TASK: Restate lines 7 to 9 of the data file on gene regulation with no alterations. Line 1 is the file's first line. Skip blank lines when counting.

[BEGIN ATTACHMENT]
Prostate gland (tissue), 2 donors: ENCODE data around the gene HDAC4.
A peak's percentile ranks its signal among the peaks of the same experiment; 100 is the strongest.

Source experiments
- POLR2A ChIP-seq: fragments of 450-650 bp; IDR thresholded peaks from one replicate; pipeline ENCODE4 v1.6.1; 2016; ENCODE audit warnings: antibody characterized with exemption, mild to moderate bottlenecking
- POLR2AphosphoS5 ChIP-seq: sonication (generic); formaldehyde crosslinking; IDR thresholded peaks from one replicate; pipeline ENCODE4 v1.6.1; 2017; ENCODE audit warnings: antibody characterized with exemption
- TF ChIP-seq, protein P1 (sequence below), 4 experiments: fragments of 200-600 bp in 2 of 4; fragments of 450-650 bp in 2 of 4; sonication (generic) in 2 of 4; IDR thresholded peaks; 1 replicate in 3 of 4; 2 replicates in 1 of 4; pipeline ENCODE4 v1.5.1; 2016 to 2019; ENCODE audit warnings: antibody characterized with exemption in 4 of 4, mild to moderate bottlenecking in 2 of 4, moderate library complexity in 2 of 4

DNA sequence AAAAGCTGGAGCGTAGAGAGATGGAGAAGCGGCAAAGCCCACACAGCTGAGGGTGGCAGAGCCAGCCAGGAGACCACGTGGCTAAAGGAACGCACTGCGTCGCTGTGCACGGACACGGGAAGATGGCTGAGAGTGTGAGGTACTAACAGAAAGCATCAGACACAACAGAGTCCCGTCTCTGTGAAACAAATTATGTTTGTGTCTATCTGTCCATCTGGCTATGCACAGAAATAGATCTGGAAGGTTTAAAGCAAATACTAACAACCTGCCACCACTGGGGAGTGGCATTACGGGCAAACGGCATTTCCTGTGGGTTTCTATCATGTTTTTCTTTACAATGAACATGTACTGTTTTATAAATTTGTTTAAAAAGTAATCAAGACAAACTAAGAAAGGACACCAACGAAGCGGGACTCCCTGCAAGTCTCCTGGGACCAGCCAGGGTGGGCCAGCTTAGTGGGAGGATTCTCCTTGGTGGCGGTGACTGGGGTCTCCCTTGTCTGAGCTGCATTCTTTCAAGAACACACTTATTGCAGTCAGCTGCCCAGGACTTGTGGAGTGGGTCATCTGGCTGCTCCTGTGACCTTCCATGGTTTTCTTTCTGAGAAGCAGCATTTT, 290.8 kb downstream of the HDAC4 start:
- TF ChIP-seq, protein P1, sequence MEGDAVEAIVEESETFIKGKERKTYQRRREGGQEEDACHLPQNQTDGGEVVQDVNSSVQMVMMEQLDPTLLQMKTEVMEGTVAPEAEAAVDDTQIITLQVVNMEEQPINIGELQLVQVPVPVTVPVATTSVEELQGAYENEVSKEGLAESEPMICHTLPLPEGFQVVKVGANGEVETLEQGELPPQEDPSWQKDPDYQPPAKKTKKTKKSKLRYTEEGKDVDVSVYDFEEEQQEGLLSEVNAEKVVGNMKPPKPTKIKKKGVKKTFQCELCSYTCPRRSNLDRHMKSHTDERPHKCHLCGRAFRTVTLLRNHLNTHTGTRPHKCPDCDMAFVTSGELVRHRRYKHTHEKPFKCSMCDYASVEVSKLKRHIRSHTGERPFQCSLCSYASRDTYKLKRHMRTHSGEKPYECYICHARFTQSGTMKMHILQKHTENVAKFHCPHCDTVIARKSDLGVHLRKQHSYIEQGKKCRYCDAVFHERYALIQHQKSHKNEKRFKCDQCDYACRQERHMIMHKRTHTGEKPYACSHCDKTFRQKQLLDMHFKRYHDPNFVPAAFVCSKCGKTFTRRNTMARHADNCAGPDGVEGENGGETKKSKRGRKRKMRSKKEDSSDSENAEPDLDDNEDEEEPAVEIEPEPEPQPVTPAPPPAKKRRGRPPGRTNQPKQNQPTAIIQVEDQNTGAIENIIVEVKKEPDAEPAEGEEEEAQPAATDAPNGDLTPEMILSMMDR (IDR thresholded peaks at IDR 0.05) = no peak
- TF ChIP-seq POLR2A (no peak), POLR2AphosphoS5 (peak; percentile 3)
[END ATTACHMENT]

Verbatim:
DNA sequence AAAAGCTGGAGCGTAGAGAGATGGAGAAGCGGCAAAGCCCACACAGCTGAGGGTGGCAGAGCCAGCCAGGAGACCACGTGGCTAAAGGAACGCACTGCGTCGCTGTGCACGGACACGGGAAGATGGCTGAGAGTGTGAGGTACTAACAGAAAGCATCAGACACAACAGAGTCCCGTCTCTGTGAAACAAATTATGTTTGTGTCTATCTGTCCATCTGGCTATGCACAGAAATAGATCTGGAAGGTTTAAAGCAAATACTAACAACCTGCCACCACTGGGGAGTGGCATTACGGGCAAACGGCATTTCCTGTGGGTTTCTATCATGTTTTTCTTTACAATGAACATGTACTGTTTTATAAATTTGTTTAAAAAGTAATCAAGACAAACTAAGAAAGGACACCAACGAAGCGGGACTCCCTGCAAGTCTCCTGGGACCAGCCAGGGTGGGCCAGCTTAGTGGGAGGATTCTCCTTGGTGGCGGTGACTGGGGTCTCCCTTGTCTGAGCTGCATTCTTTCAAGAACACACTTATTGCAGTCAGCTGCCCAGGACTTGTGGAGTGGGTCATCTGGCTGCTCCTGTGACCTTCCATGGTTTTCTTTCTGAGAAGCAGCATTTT, 290.8 kb downstream of the HDAC4 start:
- TF ChIP-seq, protein P1, sequence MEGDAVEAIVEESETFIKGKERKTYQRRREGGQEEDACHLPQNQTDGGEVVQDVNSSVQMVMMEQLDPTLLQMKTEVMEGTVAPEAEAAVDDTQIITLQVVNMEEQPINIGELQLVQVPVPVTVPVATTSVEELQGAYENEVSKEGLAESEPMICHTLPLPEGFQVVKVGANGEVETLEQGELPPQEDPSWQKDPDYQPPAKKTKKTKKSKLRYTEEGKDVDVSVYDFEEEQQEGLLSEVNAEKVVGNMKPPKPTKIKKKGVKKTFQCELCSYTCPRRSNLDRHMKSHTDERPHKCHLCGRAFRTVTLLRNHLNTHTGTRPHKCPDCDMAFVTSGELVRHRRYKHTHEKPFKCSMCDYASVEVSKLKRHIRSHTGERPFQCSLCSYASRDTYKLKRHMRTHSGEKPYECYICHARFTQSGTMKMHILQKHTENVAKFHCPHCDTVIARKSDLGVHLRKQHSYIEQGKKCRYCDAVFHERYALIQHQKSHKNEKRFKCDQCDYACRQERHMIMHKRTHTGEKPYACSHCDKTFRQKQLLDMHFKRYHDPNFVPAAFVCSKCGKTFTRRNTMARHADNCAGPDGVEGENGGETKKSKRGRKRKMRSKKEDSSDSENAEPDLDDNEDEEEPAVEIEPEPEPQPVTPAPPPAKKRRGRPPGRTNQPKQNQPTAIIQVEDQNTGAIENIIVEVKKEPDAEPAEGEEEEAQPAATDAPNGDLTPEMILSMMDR (IDR thresholded peaks at IDR 0.05) = no peak
- TF ChIP-seq POLR2A (no peak), POLR2AphosphoS5 (peak; percentile 3)